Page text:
As we have stated previously, our objective is to help American Apparel grow and succeed. We supported the independent, third-party and very thorough investigation into the allegations against Mr. Charney, and respect the Board of Directors' decision to terminate him based on the results of that investigation.
Charney sued, asserting that the press release contained false and defamatory information about him. In response to the complaint, Standard General filed an Anti-SLAPP motion, which the trial court granted and the Court of Appeal affirmed, holding that Charney had failed to satisfy his burden of showing minimal merit to his claim that the press release was defamatory: "The statement cannot be proven false as it does not state that Charney engaged in criminal conduct or that his conduct violated certain standards, or even that there existed any particular conduct that caused his termination."
Employee May Have Been On "Business Errand" At Time Of Traffic Collision
Sumrall v. Modern Alloys, Inc., 2017 WL 1365089 (Cal. Ct. App. 2017)
Juan Campos was employed as a cement/mason finisher for Modern Alloys, Inc. when he was involved in a collision that injured Michael Sumrall, who was riding a motorcycle. Before his shift, Campos was required to drive from his home to Modern Alloys' "yard" where he would pick up coworkers and drive a company truck to the jobsite. In response to Sumrall's complaint against Modern Alloys alleging respondeat superior liability for Campos's negligence, Modern Alloys asserted that Campos was not acting with the scope of his employment under the "going and coming"' rule because he was on his way to the yard at the time of the collision. The trial court granted Modern Alloys' motion for summary judgment, but the Court of Appeal reversed, holding that there is a triable issue of fact as to whether Campos was on a business errand for Modern Alloys' benefit while commuting from his home to the yard – and a "business errand" is an exception to the "going and coming" rule.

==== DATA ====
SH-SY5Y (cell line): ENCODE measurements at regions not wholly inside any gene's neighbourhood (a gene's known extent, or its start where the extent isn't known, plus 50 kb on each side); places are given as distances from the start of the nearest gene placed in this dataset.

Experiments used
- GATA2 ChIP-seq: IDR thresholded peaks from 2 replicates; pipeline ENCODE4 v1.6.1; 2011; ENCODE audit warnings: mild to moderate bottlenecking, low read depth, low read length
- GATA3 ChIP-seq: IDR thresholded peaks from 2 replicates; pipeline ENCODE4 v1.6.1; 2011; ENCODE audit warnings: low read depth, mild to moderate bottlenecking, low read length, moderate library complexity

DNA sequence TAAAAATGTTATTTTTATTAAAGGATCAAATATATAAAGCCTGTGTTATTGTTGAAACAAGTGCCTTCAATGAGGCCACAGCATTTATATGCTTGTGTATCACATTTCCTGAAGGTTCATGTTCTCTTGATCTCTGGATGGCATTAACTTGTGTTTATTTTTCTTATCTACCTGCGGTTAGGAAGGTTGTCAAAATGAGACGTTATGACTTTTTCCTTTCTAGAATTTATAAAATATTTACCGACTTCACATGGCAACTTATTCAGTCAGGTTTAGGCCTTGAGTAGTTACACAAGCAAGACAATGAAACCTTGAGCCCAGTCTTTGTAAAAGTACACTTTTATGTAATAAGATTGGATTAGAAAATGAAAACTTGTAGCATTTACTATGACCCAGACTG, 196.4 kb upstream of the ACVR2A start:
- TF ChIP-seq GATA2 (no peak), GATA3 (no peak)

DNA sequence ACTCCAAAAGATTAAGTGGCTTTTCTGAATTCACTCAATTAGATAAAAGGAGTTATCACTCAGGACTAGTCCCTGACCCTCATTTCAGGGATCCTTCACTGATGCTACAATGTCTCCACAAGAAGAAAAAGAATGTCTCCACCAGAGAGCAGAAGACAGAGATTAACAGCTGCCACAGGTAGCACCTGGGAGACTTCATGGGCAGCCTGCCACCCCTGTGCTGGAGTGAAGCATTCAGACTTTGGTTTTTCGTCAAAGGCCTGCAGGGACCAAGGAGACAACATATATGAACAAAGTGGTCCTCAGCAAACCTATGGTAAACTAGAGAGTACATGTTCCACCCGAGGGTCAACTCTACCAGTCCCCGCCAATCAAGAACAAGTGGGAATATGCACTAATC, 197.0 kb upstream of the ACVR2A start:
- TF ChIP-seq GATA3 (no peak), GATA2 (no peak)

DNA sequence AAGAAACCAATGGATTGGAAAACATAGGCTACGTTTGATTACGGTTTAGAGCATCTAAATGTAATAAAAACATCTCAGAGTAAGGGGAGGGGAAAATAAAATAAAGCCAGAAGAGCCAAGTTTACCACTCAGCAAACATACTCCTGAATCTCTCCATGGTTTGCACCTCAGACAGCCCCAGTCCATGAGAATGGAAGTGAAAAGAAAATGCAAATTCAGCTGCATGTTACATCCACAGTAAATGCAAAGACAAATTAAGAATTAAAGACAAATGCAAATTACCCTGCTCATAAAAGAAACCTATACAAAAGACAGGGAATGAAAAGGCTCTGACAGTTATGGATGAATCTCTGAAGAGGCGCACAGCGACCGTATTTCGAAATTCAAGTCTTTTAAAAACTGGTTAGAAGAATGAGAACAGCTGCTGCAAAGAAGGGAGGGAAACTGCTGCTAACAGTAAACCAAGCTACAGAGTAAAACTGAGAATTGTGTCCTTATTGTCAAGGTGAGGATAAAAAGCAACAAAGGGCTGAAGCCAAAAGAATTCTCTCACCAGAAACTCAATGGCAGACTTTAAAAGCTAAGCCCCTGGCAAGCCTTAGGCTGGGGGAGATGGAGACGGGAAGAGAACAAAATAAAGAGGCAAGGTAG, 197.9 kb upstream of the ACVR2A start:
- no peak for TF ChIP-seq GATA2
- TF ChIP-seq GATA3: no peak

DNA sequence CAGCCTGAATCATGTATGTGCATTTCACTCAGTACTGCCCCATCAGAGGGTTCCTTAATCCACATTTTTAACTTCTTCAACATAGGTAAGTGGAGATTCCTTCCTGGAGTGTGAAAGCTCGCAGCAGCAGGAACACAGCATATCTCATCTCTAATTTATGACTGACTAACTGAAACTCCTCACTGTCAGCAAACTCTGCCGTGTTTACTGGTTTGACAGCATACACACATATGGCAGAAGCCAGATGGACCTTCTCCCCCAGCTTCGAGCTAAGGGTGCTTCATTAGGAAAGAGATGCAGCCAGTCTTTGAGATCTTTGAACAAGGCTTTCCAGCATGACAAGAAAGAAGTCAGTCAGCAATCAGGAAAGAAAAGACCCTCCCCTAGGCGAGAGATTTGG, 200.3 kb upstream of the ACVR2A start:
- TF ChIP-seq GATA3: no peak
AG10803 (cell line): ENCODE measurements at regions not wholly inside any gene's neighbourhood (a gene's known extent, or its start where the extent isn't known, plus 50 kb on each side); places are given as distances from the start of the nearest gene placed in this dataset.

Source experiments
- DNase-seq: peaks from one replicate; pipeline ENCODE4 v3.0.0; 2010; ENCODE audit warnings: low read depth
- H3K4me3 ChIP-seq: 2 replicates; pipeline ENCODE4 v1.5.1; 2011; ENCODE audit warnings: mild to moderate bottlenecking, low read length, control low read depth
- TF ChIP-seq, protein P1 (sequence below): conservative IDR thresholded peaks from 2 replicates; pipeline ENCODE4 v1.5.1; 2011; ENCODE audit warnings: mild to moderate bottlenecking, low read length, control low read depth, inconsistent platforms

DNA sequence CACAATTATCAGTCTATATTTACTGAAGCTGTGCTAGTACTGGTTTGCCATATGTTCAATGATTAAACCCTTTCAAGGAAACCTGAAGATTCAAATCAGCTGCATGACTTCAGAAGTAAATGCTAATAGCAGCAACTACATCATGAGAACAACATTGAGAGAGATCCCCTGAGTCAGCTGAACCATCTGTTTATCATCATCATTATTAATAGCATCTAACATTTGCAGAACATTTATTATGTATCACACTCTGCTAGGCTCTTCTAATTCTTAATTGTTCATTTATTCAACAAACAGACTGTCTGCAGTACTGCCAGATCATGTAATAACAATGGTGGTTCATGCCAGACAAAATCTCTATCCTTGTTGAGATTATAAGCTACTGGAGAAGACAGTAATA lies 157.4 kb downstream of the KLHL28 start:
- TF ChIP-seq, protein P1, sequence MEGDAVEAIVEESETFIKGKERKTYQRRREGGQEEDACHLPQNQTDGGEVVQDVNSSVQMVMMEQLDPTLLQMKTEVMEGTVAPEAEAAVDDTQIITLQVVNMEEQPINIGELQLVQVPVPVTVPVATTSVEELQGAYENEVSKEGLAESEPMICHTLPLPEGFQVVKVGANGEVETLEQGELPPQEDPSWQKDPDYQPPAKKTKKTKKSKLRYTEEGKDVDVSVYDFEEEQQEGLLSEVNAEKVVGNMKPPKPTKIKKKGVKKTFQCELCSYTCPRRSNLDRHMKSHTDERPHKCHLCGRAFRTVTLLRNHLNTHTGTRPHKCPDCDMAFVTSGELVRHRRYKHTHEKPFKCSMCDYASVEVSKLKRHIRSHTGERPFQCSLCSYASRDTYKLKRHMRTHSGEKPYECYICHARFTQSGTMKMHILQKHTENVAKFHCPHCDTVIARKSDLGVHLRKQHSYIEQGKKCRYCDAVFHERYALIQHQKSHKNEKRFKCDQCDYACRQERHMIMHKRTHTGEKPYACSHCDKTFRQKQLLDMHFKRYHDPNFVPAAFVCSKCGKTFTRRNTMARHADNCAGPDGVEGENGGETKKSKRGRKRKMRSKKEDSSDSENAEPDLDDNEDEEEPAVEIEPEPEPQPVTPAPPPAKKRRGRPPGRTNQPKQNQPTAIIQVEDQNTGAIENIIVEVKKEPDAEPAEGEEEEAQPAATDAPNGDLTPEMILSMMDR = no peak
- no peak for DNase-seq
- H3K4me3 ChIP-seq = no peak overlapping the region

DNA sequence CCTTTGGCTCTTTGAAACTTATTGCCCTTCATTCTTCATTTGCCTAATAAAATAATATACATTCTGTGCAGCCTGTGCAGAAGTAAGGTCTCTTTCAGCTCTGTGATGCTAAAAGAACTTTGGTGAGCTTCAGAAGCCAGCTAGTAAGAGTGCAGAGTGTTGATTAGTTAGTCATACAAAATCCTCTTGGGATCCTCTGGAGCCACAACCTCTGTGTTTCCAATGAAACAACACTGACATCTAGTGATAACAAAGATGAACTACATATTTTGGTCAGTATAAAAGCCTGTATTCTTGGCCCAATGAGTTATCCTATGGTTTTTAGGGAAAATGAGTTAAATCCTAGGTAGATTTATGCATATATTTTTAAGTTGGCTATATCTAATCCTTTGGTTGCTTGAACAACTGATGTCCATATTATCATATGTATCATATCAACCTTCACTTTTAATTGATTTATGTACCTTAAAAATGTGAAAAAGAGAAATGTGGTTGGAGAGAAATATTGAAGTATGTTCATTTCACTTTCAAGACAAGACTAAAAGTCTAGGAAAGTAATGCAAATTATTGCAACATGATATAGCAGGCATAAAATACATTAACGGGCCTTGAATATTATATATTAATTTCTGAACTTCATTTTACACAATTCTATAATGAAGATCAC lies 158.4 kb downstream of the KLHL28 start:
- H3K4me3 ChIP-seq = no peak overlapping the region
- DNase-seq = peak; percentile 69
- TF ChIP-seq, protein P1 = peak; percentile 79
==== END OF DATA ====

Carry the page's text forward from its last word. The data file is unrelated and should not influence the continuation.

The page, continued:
Safeway/Vons Assistant Managers Were Properly Classified As Exempt From Overtime
Batze v. Safeway, Inc., 10 Cal. App. 5th 440 (2017)
Gary Batze, et al., brought this lawsuit against their employer Safeway/Vons for failure to pay overtime wages. The employees alleged that they worked non-managerial tasks that rendered them non-exempt employees. After weeks of trial testimony, the trial court determined that the employees were engaged for more than 50 percent of their work week in managerial tasks and that they met all the other qualifications to be exempt from overtime. The Court of Appeal affirmed, holding that the employer had a realistic expectation that its store managers would be involved primarily in exempt work and that the work performed by the employees during a strike did not transform them into non-exempt employees. The Court further held that the statute of limitations was not tolled until the trial court's order denying class certification was entered.